Sunday, September 18, 2005

Three goals, three points, three cheers

Blackburn 0 - 3 Newcastle

When the other half of B&W&RAO emailed me on Friday to announce that he was off on holiday, I attributed his cheeriness at least in part to the thought that he'd be off enjoying himself while I was left to hold the fort and reflect on another dismal Toon performance.

Well, with that scoreline I just hope he stays away a bit longer than planned.

For much of the game a win of any sort looked unlikely, but second half goals from Shearer, Owen and N'Zogbia ultimately ensured our first three point haul of the season and allowed Souness to breathe a big sigh of relief.

Our beleaguered manager (NB it seems to be a legal requirement to describe Souness as such) opted to scrap last weekend's failed attempt to accommodate five defenders by playing Carr on the right side of midfield. Instead, Bramble dropped to the bench, Taylor and Carr played in their customary positions in the centre of defence and at right back respectively and last Saturday's goalscoring substitute N'Zogbia came into a midfield which picked itself due to the crippling injury list and Parker's suspension.

The first half was predictable enough. Blackburn gave us no time on the ball, Lucas Neill picking up a booking for a typically vicious two-footed lunge within the first two minutes. We had no coherence whatsoever in midfield, while in defence the players looked either jittery (Taylor, Boumsong) or dozy and staggeringly lackadaisical (Carr, Babayaro).

Mercifully Blackburn have, like ourselves, been firing blanks of late, and their new look attack of Toon old boy Craig Bellamy and on-loan David Bentley couldn't capitalise. Despite carrying greater threat going forwards, Given was only seriously extended by Robbie Savage's free-kick, though another dead-ball strike from winger Morten Gamst Pedersen caused a few hearts to flutter.

At the other end, despite the complete absence of anything remotely resembling quality service, Owen had a couple of sniffs of goal but dragged an early shot tamely across the face of goal and found himself crowded out on the other occasion.

It looked like more of the same in the second period, Blackburn fashioning a chance for Steven Reid barely a minute into the half thanks to some characteristic sloppiness from Babayaro.

But then, just after the hour mark, came a ray of hope. Neill climbed all over Owen on the edge of the Blackburn area, and Clark rolled the resulting free-kick to Shearer who blasted into the bottom corner through a scrum of legs to end his seven month long Premiership goal drought. If it is to be the last time he plays at his old stomping ground, it was quite a goal to sign off with.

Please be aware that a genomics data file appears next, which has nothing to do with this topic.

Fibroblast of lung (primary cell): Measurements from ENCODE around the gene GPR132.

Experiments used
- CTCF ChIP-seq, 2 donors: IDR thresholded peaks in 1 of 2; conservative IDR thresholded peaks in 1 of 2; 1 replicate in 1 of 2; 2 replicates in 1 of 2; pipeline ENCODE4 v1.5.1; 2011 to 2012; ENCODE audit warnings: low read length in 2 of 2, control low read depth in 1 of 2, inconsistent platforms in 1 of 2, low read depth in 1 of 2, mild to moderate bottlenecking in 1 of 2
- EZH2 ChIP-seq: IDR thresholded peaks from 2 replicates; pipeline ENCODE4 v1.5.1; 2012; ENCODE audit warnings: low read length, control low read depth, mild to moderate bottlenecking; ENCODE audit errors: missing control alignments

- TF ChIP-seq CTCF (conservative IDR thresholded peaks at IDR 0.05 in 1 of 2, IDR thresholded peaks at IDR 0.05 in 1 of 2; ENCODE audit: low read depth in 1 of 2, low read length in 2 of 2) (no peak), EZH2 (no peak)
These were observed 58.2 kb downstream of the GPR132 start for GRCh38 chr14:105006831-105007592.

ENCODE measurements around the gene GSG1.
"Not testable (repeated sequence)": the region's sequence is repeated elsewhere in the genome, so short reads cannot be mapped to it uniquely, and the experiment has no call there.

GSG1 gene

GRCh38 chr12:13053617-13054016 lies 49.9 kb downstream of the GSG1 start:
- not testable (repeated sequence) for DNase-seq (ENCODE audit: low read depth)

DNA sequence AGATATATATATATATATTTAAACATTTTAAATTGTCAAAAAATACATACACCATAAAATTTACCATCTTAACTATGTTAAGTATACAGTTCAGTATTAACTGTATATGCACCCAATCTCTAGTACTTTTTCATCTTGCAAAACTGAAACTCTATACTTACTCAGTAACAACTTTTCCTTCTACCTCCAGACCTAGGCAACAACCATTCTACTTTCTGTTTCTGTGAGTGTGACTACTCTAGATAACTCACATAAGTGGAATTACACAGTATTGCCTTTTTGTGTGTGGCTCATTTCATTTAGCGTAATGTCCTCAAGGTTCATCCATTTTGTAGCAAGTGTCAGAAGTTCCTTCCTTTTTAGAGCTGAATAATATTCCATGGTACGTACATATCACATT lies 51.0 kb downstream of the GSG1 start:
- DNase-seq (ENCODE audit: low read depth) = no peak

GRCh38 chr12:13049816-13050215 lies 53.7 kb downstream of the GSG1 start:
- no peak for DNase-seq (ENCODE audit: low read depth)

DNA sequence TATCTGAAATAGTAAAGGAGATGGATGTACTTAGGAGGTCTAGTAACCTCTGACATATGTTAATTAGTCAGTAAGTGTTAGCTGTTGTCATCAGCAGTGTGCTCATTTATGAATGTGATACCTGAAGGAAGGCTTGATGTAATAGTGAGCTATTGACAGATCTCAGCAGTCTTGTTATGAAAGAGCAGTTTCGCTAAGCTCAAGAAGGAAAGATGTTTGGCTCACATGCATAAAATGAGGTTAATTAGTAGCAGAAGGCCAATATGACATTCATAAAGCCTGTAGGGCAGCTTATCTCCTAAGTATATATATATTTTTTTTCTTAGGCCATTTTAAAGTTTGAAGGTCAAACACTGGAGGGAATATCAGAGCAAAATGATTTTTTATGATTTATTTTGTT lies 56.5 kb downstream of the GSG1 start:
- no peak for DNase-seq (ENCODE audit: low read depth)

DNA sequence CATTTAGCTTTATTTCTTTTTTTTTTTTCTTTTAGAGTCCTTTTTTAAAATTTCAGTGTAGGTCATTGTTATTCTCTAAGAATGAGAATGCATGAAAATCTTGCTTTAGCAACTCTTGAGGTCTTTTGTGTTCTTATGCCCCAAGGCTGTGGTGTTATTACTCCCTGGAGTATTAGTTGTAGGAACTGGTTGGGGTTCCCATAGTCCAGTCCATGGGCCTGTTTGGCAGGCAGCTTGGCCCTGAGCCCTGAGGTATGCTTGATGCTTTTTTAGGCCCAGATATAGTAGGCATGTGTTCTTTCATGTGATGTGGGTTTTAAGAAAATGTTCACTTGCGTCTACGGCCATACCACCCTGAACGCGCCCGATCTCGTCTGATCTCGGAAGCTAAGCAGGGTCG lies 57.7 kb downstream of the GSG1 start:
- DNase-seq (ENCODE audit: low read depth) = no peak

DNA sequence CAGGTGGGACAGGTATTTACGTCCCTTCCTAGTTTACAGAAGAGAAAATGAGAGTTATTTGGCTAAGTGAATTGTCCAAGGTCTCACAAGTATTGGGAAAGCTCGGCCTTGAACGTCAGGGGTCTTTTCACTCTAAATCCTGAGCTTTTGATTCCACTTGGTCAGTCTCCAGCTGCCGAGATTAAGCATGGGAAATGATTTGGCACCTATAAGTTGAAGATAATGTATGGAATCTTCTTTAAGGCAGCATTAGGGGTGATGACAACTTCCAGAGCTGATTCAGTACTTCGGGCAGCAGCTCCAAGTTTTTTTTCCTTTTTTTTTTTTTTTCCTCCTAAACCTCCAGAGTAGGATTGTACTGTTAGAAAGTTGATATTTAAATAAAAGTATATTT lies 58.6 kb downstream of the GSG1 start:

I fully expected us to sit back and invite them to equalise and for them to accept the invitation. But we were playing with a spring in our collective step, even Faye, and when N'Zogbia turned his marker and flighted a perfect right-footed cross into the six yard area Owen leapt to head past Friedel at his near post and send the fans wild. The vocal support had been outstanding throughout, but now they really had something to cheer - Owen's first strike for the club. Hopefully the first of many...

It wasn't all plain sailing after that. Taylor, already booked for a foul on Bellamy, was red-carded for tugging the Welshman back. A typically harsh decision from referee Mike Riley, who had been fussy to the point of absurdity all afternoon. We replaced Shearer with Bramble, and Mark Hughes responded by throwing on another striker.

But in their eagerness to get back into the game, Blackburn left the back door wide open and from Babayaro's well-judged pass (a last-ditch saving tackle aside, the only decent thing he did all game) N'Zogbia showed a lovely touch of skill to fox Friedel and wrap the game up. No more than his performance deserved, and the young Frenchman is now our leading goalscorer.

The goal pulled the plug on the home crowd, but as they drained out of the stands N'Zogbia was called upon to knock substitute Matt Jansen's header off the line to preserve our clean sheet and condemn Rovers to a fourth consecutive scoreless outing.

The emphatic scoreline shouldn't disguise quite how shit we were for the first hour - a better more incisive team than Blackburn would have seen we were there for the taking and had the job done long before Shearer's strike. But the points were ours, and perhaps just about deservedly so. Of course, part of the satisfaction comes from knowing that - for once - we avoided following the obvious script that dictated that Bellamy would get the manager who gave him the boot the sack.

Forget Arsenal, West Ham, Bolton, Man Utd and Fulham. The season starts here.

A Blackburn fan's perspective: A Town Called Malice

Other reports: BBC, Guardian


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